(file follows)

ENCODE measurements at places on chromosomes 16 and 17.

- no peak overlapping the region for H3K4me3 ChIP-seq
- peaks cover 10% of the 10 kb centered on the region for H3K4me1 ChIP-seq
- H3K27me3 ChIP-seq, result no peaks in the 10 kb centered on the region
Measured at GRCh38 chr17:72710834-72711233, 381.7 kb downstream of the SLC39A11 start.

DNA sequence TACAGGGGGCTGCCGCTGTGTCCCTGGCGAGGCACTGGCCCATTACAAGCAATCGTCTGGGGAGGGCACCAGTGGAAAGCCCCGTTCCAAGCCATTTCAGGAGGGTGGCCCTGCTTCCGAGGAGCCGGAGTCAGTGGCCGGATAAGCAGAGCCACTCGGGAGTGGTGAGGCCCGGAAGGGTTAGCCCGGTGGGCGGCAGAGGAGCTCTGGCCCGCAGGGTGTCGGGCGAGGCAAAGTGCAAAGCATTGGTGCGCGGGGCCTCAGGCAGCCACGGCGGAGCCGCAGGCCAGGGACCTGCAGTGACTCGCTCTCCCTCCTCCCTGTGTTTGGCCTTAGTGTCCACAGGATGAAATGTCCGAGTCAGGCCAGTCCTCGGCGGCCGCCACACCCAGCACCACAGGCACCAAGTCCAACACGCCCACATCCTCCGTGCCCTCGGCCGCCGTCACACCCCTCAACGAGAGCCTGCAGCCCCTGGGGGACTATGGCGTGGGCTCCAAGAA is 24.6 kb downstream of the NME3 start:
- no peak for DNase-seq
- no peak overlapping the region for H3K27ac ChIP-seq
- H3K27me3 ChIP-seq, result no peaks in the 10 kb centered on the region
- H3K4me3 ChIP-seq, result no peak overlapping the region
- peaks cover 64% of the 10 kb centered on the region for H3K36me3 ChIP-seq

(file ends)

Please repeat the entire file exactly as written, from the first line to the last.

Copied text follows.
ENCODE measurements at places on chromosomes 16 and 17.

- no peak overlapping the region for H3K4me3 ChIP-seq
- peaks cover 10% of the 10 kb centered on the region for H3K4me1 ChIP-seq
- H3K27me3 ChIP-seq, result no peaks in the 10 kb centered on the region
Measured at GRCh38 chr17:72710834-72711233, 381.7 kb downstream of the SLC39A11 start.

DNA sequence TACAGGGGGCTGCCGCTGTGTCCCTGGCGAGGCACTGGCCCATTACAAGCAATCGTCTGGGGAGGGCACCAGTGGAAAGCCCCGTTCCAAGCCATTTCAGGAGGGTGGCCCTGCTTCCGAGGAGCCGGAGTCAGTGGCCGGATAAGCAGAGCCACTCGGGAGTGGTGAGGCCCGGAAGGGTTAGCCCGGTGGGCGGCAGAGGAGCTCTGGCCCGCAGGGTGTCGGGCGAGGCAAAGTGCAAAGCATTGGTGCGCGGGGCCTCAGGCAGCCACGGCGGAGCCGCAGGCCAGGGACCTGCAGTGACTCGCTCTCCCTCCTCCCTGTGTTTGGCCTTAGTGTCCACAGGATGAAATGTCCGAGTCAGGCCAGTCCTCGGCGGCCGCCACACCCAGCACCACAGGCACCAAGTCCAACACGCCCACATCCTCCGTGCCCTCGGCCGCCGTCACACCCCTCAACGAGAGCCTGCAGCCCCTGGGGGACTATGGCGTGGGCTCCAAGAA is 24.6 kb downstream of the NME3 start:
- no peak for DNase-seq
- no peak overlapping the region for H3K27ac ChIP-seq
- H3K27me3 ChIP-seq, result no peaks in the 10 kb centered on the region
- H3K4me3 ChIP-seq, result no peak overlapping the region
- peaks cover 64% of the 10 kb centered on the region for H3K36me3 ChIP-seq